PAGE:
The destruction of the built environment

Rioters burnt down Jewish buildings and smashed the glass from the windows. 267 synagogues throughout Germany, Austria, and the Sudetenland were destroyed. The firefighters were instructed to not put out the fires of burning buildings belonging to Jewish people. They were only allowed to prevent the fires from spreading to non-Jewish buildings. The SA and Hitler Youth members walked the neighbourhoods to find Jewish-owned establishments and break the glass and loot the stores. Jewish homes and businesses were not the only spaces to be destroyed many Jewish cemeteries were also targeted.

The destruction of lives

Thousands of Jewish men were rounded up and taken to concentration camps such as Dachau, Buchenwald, and Sachsenhausen. Some of these men were murdered while in the camps while others who were later released were both physically and emotionally scarred by their experiences and by the events that they had witnessed while they were imprisoned.

Some Jewish children were rejected by their peers and tormented and bullied at school before they had to leave. Jewish people also had to clean up the broken glass and if their homes were looted and vandalised they also had to place items and objects where they had once stood before the violence. They also were fined one billion Reichsmark by the government and were blamed for the Pogrom.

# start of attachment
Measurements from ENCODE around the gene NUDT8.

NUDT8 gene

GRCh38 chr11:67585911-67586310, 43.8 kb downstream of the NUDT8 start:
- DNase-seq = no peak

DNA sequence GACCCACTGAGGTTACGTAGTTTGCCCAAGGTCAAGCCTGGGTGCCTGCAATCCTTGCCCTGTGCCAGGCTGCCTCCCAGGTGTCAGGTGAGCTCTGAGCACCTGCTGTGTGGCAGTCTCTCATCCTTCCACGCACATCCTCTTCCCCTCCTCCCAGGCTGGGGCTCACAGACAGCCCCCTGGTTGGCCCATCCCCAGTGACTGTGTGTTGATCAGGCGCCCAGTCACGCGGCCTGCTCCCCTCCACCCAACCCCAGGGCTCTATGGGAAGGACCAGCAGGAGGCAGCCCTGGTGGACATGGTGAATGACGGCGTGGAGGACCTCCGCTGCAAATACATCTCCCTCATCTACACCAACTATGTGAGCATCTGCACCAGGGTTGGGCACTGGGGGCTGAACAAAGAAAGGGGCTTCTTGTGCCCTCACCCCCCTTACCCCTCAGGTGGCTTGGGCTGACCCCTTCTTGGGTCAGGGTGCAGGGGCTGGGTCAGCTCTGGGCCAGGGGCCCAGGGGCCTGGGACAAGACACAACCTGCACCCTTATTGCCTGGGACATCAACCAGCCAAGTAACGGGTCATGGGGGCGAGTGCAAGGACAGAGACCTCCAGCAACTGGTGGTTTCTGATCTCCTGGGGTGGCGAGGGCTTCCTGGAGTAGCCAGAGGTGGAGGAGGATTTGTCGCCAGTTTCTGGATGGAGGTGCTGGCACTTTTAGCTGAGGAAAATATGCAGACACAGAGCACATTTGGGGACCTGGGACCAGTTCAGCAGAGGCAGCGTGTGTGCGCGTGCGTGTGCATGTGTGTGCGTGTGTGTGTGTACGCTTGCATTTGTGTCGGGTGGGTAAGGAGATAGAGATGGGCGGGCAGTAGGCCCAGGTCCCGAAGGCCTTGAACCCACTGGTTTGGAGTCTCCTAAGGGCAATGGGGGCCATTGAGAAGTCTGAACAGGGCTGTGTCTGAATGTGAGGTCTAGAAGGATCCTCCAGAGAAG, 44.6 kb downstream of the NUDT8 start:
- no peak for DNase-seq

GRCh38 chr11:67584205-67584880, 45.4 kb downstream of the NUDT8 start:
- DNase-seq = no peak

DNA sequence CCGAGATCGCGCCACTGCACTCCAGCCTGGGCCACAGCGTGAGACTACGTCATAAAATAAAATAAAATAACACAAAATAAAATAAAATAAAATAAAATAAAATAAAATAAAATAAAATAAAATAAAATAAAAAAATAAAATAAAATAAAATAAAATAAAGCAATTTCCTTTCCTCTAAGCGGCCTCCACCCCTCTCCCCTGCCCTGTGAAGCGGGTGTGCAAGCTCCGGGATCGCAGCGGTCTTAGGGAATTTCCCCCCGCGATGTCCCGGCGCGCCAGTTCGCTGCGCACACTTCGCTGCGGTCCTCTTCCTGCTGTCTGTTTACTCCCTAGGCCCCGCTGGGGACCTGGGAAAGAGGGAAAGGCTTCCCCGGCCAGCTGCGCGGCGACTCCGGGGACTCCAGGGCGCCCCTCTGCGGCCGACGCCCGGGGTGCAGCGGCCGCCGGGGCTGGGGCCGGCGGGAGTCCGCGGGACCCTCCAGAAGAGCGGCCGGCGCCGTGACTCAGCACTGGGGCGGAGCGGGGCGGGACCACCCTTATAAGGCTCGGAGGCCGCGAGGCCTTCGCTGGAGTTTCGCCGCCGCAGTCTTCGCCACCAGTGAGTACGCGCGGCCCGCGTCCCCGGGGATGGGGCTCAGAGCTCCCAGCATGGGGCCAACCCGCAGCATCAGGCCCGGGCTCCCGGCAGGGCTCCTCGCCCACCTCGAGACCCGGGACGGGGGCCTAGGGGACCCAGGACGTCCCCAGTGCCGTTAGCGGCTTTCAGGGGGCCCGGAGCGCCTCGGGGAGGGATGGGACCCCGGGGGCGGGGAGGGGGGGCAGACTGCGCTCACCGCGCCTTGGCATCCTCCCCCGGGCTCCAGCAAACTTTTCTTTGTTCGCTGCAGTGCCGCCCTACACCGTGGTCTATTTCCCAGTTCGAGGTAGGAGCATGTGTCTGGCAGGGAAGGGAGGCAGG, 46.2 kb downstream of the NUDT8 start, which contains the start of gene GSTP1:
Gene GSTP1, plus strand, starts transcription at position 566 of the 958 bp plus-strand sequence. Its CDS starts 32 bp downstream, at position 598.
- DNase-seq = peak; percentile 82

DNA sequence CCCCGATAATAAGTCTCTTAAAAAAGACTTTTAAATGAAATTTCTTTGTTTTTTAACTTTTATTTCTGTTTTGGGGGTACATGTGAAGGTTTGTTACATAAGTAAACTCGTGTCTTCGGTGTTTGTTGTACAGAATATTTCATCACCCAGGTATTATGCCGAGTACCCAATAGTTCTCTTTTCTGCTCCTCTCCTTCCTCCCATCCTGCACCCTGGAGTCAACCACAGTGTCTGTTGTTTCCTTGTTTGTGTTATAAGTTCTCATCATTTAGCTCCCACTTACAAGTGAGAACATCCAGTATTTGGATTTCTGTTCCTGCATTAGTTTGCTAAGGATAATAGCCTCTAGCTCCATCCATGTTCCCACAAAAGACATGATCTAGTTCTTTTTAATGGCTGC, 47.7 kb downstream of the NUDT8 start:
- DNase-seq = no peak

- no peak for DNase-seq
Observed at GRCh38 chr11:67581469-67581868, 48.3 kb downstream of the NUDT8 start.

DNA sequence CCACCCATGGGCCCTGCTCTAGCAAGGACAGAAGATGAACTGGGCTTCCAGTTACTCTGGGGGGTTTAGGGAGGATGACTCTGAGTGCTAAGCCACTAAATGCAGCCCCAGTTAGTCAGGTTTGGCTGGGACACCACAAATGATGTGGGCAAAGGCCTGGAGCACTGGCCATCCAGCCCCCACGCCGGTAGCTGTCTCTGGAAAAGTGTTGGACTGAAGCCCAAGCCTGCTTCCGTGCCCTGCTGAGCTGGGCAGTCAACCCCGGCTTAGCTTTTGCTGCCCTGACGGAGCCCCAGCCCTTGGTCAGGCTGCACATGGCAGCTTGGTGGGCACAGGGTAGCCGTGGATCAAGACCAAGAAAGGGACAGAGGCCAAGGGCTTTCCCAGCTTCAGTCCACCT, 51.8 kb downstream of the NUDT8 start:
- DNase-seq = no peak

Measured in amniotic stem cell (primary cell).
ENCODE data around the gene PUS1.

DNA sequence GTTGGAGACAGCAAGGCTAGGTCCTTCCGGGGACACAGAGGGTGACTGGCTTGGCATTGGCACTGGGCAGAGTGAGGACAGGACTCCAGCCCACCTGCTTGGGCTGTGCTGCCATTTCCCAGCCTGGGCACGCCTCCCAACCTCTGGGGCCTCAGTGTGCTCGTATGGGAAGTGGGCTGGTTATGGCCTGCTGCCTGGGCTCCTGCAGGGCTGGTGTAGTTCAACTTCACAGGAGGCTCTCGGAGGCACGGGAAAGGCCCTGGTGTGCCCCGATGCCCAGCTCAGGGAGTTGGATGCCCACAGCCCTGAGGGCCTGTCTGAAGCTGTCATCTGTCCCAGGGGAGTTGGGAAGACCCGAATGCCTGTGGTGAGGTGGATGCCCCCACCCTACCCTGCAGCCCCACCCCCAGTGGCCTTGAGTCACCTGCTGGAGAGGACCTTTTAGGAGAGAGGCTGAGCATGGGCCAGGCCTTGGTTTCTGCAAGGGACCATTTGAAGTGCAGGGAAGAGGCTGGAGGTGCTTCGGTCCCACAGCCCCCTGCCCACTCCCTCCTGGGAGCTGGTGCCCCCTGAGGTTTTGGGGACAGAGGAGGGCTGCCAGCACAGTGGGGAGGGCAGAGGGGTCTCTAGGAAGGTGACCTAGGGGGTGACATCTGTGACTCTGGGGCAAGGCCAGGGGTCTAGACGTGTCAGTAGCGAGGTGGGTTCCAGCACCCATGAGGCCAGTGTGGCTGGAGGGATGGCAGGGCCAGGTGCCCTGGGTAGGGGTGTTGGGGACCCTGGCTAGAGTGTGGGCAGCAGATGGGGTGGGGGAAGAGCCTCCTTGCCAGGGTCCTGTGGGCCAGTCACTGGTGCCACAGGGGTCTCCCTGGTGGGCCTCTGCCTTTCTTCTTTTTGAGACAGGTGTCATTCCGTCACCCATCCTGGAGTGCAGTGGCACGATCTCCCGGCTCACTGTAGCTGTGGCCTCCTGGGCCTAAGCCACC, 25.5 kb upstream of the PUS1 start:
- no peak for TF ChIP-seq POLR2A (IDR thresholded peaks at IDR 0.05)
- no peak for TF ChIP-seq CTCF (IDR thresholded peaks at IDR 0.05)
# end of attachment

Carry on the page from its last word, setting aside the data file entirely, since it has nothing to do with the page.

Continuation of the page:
Following the Pogrom many new anti-Jewish laws were introduced. The Aryanization of Jewish businesses was stepped up, meaning that the ownership was transferred from Jewish ownership to Aryan ownership. Jewish children also had to attend Jewish schools as they were no longer allowed to attend Aryan schools. Jewish people were also forbidden to enter parks, attend the cinema or theatres, and they were no longer allowed to take public transport.

When Kristallnacht, ‘the Night of Broken Glass’ happened in 1938. I was away from home in Mannheim, learning sewing. I’ll never forget the noise that night in Mannheim- the rabble going down the road, smashing things wherever they found Jewish flats.
QuoteReference: Ellen Rawson; Holocaust Survivor, Quote from Journeys

Thoughts turn to emigration

Many Jewish people did not feel safe after the events of the November Pogrom. Thoughts turned to emigration and many would apply to leave as a result. For example, around 10,000 children fled from Germany, Austria, Czechoslovakia, and Poland on the Kindertransports that reached Britain. The Kinders’ parents would bravely send their children to strange lands because their safety was no longer guaranteed in their homelands. It was difficult for adults to emigrate but some were able to flee to countries such as Britain, France, Palestine, and America, to name but a few nations.


Gilbert, Martin, Kristallnacht: Prelude to Destruction (Harper Perennial: London, 2007).

Levitt, Ruth, Pogrom – November 1938: Testimonies from Kristallnacht (Souvenir Press: London, 2015).

Meyer, Beate and Simon, Hermann, Jews in Nazi Berlin: From Kristallnacht to Liberation (University of Chicago Press: Chicago, 2009).